Prior to the present invention, the glass sheet bending art lacked a glass sheet shaping and tempering technique that comprised a vacuum mold having a glass engaging surface as smooth as that of flat vacuum molds of the prior art, and that also shaped the glass sheet to a shape approximately its final desired shape within a heating furnace before releasing the glass sheet onto a shaping and tempering ring to make it possible to increase the speed of a mass production operation for shaping and tempering glass sheets, particularly those thinner than 3.2 mm nominal thickness. Shaping thin glass sheets within a heating furnace saves energy because it avoids the need to overheat the glass, which cools rapidly en route to a shaping station outside the furnace.
However, it is difficult to control the shape and temperature of vacuum molds permanently installed within a furnace. It is also difficult to obtain access to repair or provide routine maintenance for a mold that is permanently installed within a furnace.
The present invention provides a glass sheet shaping method using apparatus that comprises an upper vacuum mold that first engages and lifts a heat-softened glass sheet by suction, and that provides clearance for a shaping and tempering ring to enter the shaping station. The glass sheet shaping station of the present invention is located within the heating furnace. The vacuum mold that is used to engage and lift a heat-softened glass sheet by suction is moved outside the furnace between successive bending operations. Such movement cools the vacuum mold intermittently. Such intermitten cooling helps to control the temperature rise and consequently the shape of the vacuum mold.
While the present invention is described in terms of apparatus that comprises a deformable vacuum mold capable of assuming a flat configuration suitable for engaging a flat glass sheet by suction and deforming into a curved configuration, it is understood that the present invention may be used to shape a glass sheet within a furnace using a glass sheet shaping mold of any permanent configuration that engages the glass sheet while hot within a heating furnace and transfers the glass sheet onto a ring or ring-like member for transfer to a cooling station, and temporarily leaves the hot furnace after transferring the glass sheet onto said ring or ring-like member for a short period of time to avoid developing an excessively high temperature and returns to within the heating furnace in time to process the next glass sheet to be shaped.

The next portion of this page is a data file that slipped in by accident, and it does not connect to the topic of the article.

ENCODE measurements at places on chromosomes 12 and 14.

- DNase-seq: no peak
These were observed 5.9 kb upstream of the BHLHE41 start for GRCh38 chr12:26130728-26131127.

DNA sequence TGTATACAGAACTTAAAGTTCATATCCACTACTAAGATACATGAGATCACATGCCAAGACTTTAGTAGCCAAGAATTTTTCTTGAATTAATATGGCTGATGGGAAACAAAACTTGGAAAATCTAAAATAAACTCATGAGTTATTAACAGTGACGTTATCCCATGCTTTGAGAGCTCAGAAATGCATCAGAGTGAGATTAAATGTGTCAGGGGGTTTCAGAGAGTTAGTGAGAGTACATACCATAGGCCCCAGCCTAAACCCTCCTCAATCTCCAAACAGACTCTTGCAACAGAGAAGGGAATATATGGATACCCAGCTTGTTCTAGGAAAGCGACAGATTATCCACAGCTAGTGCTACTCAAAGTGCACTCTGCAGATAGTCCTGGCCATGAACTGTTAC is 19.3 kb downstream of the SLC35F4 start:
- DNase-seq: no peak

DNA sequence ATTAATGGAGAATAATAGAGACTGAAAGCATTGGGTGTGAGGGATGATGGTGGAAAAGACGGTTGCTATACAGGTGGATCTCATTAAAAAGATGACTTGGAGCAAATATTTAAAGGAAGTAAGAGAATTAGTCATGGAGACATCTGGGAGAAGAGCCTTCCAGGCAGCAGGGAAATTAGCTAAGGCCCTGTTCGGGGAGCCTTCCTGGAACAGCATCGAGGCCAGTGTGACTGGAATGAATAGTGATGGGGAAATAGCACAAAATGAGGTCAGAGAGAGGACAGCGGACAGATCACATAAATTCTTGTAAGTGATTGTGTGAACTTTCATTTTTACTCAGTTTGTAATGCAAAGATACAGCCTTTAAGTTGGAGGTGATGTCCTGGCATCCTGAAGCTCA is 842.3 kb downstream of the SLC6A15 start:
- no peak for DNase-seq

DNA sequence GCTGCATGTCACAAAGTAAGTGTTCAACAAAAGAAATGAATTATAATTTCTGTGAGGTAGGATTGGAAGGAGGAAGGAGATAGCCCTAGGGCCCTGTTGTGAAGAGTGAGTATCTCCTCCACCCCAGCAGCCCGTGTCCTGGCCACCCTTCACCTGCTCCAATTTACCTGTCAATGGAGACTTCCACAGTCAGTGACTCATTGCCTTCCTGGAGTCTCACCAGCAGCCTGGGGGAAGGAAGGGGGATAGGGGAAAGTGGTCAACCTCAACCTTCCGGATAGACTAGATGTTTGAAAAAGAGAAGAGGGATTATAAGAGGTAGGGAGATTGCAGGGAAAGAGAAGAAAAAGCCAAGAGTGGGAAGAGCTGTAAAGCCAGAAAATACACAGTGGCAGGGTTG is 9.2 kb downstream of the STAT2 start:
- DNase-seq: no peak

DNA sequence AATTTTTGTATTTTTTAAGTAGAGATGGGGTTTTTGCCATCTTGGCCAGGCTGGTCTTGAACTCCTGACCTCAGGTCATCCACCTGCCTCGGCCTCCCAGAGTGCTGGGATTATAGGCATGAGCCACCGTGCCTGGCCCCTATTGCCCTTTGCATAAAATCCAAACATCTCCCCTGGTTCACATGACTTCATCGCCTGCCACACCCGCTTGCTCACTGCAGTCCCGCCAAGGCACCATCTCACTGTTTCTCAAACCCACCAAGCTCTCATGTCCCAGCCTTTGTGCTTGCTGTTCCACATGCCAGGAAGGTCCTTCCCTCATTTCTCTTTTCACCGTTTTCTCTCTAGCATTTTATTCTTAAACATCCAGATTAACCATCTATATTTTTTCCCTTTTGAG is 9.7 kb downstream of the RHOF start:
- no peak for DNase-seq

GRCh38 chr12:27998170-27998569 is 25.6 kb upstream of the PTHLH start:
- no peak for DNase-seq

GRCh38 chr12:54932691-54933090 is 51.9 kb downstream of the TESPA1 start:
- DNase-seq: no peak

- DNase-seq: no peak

The present invention will be better understood in the light of a description of preferred illustrative embodiments that follows, which description includes the accompanying drawings wherein like reference numbers refer to like structural elements.
FIG. 1 is a fragmentary, perspective view of apparatus for shaping and tempering glass sheets incorporating a preferred embodiment of the present invention comprising a shaping station located within a roller hearth furnace, with certain parts omitted for clarity;
FIG. 2 is an elevational side view of the apparatus of FIG. 1 with parts omitted to show a simplified illustration of the structure of a deformable vacuum shaping mold included in the preferred embodiment in full lines in its glass shaping configuration and showing in phantom its configuration while flat to engage a flat glass sheet;
FIG. 3 is a sectional view along the line 3--3 of FIG. 2 with certain parts omitted or broken away to show other parts of the apparatus more clearly;
FIG. 4 is a fragmentary, perspective view of the deformable vacuum mold with parts removed to show other parts more clearly;
FIG. 5 is a longitudinal sectional view of the deformable vacuum mold of FIG. 4, showing its deformable shaping surface in its flat configuration to lift and shape a flat glass sheet; and with certain parts omitted to show certain interior structural elements;
FIG. 6 is a fragmentary plan view of the vacuum mold of FIGS. 4 and 5, with certain parts omitted to show certain interior structural elements more clearly;
FIG. 7 is a view similar to FIG. 1 of an alternative embodiment of glass sheet shaping apparatus comprising a deformable vacuum mold;
FIG. 8 is a schematic, sectional view of the shaping station of the FIG. 7 embodiment at the beginning of a sheet shaping cycle when a flat glass sheet enters a glass shaping station and both a vacuum mold and a ring-like member are outside the shaping station;
FIG. 9 is a sectional view taken along the line 9--9 of FIG. 8;